This article was originally published by Mennonite World Review

Facing death with laughter

I’m in the process of editing a 20-page essay on the spirit of the Ausbund, a German book of Anabaptist songs still used in some Amish circles. Many of the lyrics tell stories of Anabaptist martyrs. The focus of this essay is the joy with which many Anabaptist martyrs faced their death. In fact, the essay is quite startling with its focus on laughter.

This was a new thought to me, but the author quotes very liberally from the Ausbund, and provides both the German lyrics and an English translation. As you read these illustrations, you catch a glimpse of a people who faced death gladly, often laughing as they died, from sheer joy that they were going to be with their Lord.

This is a side to Anabaptism that is often overlooked. He begins with the illustration of Hans Haslibacher, who was executed in Canton Bern in 1571. Apparently Haslibacher had a vision the night before his death that his head would fall into his hat and laugh when he was beheaded. Plus the village well would turn into blood and the sun would become blood red.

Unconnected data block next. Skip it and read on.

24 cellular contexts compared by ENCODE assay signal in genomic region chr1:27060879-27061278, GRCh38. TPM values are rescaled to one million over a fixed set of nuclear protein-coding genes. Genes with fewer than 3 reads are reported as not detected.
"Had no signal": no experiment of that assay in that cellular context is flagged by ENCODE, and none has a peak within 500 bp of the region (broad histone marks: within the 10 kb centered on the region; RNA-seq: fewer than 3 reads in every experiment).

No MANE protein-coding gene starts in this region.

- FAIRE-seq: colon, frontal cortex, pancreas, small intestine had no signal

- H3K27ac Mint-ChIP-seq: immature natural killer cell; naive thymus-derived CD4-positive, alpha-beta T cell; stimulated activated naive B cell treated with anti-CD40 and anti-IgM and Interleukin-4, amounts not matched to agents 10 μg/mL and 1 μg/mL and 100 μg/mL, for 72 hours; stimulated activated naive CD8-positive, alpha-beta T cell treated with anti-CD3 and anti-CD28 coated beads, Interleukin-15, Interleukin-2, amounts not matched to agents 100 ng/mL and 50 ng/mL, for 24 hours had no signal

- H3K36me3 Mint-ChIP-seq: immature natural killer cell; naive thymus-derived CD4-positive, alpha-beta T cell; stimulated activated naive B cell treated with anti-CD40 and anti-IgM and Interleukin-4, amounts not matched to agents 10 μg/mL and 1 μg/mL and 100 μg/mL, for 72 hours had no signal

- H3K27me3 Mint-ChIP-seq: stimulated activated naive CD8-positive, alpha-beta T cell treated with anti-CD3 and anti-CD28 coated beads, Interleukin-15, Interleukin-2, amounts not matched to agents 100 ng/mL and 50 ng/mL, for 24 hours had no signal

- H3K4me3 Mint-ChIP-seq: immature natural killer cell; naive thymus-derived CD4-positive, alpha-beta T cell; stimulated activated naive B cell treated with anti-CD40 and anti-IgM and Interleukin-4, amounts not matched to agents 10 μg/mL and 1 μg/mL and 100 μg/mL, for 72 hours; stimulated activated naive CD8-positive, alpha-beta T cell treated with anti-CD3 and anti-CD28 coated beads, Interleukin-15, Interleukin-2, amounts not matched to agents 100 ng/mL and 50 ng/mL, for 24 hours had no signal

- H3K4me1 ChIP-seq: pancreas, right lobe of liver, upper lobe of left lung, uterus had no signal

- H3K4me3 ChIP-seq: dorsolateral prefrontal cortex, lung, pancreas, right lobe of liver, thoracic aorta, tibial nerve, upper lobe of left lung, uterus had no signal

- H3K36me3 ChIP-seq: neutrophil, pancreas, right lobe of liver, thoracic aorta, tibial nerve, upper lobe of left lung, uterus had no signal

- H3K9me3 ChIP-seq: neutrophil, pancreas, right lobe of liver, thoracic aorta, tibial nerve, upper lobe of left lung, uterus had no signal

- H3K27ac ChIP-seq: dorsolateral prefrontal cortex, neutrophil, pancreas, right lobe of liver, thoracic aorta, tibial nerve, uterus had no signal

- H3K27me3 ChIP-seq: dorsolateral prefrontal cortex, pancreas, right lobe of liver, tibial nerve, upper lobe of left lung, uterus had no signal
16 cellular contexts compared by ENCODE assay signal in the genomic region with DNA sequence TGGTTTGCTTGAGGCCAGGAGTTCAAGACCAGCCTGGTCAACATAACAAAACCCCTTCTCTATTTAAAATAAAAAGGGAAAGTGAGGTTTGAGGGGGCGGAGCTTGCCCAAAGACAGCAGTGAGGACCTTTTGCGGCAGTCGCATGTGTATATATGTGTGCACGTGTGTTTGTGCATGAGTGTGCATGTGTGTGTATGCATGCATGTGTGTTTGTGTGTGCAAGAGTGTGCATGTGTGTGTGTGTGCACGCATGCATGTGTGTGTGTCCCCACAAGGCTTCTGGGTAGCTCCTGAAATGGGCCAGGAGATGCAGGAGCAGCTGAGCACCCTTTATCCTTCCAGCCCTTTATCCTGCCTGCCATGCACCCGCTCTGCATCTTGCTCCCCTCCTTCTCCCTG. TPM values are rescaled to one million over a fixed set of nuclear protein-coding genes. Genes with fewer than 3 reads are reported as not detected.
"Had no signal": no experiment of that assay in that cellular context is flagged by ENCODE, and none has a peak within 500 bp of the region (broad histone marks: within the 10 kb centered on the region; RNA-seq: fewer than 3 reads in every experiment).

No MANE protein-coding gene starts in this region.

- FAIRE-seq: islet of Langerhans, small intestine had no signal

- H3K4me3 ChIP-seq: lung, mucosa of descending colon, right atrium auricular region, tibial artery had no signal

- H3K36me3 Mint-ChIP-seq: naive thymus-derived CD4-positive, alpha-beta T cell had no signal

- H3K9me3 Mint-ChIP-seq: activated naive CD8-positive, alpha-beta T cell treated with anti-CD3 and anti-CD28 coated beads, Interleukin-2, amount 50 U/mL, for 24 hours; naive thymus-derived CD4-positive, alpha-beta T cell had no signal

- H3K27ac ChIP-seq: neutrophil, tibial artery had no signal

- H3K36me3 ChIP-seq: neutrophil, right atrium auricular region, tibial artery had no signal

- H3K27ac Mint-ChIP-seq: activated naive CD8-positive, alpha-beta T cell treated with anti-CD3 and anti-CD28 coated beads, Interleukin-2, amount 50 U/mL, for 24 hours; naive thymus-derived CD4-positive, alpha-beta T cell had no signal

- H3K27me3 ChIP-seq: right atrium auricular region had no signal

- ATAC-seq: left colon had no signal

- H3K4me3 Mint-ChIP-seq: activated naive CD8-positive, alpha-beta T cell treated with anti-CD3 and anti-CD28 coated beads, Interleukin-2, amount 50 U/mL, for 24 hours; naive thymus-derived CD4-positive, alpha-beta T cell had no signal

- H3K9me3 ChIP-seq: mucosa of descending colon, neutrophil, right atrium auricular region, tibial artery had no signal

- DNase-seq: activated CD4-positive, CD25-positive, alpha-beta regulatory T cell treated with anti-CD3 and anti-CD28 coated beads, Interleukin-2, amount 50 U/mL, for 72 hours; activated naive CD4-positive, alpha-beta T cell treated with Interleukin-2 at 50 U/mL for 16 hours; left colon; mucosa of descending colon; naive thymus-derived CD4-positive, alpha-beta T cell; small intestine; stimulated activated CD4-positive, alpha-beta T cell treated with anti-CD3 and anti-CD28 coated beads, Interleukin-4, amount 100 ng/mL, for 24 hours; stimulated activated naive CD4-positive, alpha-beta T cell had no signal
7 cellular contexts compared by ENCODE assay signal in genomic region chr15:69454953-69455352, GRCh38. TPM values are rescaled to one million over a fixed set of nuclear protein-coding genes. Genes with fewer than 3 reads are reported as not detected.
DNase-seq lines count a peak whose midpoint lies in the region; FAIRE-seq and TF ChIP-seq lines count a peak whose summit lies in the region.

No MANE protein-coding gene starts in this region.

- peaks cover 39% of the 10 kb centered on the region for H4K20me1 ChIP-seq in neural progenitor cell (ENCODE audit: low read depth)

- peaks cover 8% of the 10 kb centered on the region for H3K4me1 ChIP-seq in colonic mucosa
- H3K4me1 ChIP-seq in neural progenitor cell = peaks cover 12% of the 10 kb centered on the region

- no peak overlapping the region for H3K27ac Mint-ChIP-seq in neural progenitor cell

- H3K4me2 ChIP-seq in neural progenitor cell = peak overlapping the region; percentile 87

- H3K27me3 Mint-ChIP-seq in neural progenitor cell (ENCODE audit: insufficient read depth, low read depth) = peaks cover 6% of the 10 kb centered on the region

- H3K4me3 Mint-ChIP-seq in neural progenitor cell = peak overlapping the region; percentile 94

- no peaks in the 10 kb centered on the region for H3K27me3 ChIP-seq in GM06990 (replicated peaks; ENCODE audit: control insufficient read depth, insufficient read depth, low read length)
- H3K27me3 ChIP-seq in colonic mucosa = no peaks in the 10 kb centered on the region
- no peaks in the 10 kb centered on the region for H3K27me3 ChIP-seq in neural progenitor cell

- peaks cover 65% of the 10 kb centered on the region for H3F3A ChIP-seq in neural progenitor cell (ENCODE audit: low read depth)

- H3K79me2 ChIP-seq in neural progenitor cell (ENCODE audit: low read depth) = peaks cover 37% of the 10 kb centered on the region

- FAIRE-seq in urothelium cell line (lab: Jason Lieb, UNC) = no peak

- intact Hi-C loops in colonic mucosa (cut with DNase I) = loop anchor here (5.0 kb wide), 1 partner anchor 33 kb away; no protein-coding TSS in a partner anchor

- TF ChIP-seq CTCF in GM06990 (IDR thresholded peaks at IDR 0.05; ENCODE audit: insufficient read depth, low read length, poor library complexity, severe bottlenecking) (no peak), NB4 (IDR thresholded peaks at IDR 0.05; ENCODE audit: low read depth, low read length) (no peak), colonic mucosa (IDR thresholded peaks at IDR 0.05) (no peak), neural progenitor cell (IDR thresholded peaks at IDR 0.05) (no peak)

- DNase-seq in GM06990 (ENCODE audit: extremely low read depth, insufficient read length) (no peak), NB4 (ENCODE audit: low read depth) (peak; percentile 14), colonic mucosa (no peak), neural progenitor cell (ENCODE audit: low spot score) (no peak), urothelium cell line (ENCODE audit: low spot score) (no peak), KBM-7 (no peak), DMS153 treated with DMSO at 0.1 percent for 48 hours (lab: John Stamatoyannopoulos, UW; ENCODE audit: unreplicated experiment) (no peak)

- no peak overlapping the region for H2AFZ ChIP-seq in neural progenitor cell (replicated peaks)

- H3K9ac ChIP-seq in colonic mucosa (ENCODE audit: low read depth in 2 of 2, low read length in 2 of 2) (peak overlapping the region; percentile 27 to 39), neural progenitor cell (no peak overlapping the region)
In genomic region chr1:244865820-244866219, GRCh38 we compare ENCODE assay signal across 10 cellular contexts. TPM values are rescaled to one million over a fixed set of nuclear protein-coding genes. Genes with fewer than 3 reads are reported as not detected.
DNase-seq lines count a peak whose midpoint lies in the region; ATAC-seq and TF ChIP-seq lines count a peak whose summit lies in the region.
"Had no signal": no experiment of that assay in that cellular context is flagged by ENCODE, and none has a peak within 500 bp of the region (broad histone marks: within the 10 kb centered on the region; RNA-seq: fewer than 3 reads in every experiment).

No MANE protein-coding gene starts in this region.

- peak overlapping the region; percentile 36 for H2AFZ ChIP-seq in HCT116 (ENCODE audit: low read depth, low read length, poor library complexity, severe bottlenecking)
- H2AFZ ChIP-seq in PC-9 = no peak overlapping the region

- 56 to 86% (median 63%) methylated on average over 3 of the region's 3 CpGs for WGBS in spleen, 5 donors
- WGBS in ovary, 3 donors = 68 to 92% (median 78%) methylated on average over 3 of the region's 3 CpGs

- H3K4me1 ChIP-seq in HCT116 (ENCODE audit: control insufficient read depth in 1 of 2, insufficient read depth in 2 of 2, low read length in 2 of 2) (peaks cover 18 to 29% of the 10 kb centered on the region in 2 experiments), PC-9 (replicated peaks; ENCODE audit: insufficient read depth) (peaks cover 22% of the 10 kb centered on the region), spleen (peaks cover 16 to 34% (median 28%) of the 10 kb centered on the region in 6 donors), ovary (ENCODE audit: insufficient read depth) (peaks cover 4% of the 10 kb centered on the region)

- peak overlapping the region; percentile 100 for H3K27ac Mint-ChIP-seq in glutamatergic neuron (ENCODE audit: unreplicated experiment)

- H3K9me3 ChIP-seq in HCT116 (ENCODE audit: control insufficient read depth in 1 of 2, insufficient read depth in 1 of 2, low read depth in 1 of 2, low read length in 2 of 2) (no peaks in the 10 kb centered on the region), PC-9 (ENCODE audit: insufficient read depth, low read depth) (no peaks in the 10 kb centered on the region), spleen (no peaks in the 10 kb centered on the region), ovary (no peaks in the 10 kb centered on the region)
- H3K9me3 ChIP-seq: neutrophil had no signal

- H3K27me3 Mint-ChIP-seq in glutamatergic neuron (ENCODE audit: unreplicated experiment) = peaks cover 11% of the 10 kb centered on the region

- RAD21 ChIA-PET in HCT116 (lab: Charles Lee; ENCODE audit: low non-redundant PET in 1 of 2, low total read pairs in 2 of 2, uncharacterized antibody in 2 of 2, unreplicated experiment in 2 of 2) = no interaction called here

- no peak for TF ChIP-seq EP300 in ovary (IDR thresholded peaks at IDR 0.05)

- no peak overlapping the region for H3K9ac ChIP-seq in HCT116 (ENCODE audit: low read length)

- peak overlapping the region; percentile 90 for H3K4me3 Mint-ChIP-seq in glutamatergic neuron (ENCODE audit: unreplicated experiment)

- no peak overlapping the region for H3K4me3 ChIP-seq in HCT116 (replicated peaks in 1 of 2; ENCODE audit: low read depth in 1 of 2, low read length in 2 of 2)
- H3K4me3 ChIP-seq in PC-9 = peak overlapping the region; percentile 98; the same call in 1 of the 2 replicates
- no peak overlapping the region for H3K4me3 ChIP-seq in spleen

All this, according to the song, happened as he said.

This is perhaps the most startling illustration, but there are others given of how the martyrs faced their death with joy, many of them even with laughter.

God’s people have lost much of that joy and confidence.

Lester Bauman was born into an Old Order Mennonite family in Ontario and attends a Western Conservative Mennonite Fellowship church near Stirling, Alta. He blogs at Lester’s Bookshelf, where this post first appeared.

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